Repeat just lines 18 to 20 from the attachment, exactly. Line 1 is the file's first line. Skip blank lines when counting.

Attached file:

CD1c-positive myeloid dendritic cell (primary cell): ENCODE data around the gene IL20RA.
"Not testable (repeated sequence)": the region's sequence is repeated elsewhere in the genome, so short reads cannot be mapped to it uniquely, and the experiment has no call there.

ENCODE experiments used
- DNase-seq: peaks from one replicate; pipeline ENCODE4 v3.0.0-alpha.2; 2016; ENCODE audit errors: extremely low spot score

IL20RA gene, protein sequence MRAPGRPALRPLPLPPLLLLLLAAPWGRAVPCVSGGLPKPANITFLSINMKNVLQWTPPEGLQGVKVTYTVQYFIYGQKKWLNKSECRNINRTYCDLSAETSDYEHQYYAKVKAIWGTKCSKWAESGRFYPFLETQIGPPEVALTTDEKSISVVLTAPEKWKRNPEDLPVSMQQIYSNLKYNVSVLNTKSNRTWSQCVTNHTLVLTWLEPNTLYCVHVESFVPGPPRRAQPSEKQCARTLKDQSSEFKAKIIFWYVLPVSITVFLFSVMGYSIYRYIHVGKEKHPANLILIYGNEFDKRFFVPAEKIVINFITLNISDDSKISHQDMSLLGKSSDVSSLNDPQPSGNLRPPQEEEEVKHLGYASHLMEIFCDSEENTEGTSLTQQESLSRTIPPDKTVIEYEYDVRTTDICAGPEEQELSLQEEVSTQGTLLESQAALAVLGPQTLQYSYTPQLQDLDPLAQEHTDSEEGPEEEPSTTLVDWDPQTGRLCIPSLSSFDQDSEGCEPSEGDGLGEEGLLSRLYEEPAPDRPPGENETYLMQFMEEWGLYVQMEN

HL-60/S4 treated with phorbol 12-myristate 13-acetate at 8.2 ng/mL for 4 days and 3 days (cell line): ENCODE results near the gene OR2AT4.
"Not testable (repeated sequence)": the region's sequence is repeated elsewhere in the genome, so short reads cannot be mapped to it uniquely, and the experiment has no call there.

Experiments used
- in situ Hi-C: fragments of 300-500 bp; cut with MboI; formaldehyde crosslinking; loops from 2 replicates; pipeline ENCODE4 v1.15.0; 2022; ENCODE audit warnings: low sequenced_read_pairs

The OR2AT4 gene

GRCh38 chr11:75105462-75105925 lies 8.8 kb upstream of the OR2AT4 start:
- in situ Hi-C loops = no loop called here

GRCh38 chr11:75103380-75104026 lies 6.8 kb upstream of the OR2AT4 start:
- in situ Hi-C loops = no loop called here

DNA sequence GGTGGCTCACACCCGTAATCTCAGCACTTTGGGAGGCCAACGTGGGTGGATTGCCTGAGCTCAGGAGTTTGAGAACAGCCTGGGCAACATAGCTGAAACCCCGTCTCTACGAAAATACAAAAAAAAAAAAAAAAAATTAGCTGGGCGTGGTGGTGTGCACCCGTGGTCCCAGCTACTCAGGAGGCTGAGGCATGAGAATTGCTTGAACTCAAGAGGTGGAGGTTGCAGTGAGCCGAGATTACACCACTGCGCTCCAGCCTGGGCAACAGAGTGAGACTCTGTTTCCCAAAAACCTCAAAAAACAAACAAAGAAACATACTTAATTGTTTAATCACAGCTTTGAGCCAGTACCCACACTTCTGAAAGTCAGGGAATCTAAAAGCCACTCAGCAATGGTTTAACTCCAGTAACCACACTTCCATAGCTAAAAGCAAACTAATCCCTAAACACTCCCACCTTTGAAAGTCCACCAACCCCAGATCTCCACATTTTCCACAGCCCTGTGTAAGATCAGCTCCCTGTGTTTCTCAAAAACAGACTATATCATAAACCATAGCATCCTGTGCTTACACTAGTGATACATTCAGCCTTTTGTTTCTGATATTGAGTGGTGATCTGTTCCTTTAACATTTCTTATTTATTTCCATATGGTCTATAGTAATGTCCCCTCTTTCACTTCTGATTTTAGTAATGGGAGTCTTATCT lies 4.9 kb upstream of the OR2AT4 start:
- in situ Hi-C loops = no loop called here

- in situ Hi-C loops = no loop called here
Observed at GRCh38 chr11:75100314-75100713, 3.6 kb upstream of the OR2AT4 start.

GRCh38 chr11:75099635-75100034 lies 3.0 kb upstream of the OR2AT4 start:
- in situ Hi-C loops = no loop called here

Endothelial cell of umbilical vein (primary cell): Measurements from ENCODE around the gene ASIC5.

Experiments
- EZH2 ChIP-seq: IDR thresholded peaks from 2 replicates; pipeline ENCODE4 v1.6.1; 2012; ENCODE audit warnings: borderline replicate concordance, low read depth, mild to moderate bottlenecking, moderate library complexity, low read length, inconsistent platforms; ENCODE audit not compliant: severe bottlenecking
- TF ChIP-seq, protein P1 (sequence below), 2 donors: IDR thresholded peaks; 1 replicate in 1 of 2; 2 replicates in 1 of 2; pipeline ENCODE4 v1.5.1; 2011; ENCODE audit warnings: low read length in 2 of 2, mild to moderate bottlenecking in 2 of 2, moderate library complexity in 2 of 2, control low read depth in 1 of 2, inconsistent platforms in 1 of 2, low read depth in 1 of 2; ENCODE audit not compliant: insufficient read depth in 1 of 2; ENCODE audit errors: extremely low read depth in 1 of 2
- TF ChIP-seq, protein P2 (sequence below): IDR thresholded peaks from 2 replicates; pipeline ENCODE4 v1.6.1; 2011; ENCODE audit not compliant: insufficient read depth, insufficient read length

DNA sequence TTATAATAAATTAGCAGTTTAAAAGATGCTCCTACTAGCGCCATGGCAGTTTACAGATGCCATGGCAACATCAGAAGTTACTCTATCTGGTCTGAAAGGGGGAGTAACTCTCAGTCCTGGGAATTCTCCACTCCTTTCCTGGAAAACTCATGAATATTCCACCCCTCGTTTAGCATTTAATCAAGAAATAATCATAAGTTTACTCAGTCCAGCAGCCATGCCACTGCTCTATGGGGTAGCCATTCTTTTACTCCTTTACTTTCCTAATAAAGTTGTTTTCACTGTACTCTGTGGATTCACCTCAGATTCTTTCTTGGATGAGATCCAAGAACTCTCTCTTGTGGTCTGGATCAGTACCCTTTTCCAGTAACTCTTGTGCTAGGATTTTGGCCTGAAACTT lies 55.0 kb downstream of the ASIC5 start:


Observed at GRCh38 chr11:75100314-75100713, 3.6 kb upstream of the OR2AT4 start.

GRCh38 chr11:75099635-75100034 lies 3.0 kb upstream of the OR2AT4 start:
- in situ Hi-C loops = no loop called here